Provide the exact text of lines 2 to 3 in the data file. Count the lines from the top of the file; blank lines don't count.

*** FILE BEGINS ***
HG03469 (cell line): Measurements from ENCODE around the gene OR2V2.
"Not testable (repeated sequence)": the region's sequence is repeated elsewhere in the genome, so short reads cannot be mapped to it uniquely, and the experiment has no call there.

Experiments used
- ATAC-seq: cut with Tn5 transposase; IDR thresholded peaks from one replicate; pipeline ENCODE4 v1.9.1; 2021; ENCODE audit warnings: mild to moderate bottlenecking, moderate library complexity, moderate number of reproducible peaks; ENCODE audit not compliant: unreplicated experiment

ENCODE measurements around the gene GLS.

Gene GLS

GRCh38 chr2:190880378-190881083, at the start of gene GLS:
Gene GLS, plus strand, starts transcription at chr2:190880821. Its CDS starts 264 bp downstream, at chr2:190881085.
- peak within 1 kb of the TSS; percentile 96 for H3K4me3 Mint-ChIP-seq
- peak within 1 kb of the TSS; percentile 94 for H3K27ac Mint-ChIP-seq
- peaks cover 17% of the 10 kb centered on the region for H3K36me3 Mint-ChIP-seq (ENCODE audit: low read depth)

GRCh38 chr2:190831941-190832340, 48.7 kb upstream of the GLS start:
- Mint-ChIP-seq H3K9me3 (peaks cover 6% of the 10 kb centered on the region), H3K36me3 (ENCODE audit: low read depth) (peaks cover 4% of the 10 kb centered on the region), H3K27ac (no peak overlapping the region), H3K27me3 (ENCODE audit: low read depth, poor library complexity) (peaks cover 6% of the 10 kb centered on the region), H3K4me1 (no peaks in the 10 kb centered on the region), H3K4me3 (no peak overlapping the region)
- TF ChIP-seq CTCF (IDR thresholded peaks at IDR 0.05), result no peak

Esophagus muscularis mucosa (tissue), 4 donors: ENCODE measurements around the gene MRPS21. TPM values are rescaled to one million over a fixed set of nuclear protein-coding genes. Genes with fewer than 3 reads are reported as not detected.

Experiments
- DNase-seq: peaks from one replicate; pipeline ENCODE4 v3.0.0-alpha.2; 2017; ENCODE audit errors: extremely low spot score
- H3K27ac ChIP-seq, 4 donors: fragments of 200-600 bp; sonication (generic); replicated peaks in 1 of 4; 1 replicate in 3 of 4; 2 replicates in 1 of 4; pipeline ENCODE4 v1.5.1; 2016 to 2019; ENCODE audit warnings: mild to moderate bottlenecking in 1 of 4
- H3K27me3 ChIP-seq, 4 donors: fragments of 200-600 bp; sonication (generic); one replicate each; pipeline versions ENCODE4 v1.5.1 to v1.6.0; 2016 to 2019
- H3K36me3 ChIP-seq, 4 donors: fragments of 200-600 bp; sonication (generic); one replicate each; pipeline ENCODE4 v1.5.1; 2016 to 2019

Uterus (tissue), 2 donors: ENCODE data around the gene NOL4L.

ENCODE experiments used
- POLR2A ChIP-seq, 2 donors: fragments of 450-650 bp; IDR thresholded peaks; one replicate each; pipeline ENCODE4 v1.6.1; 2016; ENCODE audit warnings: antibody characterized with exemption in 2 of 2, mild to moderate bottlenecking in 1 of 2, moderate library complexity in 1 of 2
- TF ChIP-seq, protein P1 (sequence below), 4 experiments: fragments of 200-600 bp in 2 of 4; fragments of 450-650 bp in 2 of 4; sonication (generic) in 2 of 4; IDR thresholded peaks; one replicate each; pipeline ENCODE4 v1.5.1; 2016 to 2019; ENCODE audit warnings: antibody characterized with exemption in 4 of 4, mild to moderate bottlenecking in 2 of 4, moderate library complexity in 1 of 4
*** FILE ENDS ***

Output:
"Not testable (repeated sequence)": the region's sequence is repeated elsewhere in the genome, so short reads cannot be mapped to it uniquely, and the experiment has no call there.

Experiments used